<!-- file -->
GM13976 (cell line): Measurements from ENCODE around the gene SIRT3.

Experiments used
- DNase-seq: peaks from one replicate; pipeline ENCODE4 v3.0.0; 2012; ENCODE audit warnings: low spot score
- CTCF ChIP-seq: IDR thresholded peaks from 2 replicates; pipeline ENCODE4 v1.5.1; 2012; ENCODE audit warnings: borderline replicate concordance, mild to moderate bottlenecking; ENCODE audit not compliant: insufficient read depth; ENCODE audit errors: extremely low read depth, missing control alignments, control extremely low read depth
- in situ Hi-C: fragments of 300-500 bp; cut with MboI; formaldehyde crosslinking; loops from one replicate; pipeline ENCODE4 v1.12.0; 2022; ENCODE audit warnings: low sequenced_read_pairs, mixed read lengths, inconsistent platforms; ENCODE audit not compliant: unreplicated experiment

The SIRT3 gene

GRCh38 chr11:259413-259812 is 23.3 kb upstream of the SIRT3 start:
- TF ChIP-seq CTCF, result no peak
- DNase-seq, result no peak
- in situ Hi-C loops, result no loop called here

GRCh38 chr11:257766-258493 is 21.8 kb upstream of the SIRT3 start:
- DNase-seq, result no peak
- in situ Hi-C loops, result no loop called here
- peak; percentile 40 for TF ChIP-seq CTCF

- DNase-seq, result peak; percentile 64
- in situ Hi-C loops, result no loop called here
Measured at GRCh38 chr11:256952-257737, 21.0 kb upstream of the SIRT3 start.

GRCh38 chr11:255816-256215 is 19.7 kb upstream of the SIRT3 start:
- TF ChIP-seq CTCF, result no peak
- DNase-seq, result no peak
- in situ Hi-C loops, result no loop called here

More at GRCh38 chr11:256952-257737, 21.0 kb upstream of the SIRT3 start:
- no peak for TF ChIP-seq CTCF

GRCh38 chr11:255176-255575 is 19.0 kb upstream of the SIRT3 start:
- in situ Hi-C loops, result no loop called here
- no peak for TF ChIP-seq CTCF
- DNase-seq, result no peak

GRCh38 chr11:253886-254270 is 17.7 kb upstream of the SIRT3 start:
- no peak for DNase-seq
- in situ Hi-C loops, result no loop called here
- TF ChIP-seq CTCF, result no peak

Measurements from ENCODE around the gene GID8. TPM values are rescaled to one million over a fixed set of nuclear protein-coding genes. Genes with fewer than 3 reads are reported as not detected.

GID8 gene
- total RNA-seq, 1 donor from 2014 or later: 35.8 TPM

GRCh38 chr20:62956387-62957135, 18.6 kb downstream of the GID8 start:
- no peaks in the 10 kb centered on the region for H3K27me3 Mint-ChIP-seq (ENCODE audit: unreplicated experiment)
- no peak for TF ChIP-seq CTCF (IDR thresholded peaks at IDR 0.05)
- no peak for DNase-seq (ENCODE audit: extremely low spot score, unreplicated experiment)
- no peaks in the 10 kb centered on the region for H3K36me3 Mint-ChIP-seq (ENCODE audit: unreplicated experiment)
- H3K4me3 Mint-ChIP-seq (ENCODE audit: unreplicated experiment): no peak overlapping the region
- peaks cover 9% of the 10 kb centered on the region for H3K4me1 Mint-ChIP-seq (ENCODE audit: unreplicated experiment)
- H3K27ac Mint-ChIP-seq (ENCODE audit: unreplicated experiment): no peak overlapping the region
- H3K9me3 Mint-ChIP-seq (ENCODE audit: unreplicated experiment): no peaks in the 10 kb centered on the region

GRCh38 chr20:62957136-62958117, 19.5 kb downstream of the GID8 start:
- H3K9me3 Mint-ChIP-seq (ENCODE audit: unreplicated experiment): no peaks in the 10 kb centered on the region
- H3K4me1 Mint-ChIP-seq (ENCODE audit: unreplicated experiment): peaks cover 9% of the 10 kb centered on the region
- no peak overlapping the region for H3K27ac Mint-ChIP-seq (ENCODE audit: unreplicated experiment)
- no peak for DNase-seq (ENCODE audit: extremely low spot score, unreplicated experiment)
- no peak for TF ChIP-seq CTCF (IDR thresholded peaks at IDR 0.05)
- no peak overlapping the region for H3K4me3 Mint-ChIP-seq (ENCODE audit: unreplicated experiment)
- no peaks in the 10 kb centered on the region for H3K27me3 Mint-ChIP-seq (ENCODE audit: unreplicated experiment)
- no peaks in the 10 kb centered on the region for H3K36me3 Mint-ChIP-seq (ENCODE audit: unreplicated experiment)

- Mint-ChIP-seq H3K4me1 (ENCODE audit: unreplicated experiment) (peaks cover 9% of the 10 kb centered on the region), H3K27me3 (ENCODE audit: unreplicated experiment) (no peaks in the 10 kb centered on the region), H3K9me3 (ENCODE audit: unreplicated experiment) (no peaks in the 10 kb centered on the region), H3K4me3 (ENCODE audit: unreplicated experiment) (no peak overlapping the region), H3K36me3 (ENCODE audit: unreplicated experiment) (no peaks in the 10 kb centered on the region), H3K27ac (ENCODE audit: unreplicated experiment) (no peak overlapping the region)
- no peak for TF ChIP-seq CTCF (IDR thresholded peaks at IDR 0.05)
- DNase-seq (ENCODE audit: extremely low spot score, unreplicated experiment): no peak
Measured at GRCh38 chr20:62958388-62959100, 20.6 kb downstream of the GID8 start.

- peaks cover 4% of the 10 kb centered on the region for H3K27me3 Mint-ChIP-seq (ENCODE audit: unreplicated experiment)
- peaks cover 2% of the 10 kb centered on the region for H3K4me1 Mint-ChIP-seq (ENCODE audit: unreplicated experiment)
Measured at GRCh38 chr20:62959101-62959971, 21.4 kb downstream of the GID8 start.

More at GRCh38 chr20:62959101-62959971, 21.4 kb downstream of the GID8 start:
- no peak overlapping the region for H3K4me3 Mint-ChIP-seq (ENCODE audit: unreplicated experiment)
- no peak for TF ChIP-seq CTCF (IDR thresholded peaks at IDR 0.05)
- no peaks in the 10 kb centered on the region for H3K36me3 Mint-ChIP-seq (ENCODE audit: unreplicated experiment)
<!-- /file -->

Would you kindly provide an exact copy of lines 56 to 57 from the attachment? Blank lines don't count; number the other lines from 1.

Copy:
Measured at GRCh38 chr20:62958388-62959100, 20.6 kb downstream of the GID8 start.

- peaks cover 4% of the 10 kb centered on the region for H3K27me3 Mint-ChIP-seq (ENCODE audit: unreplicated experiment)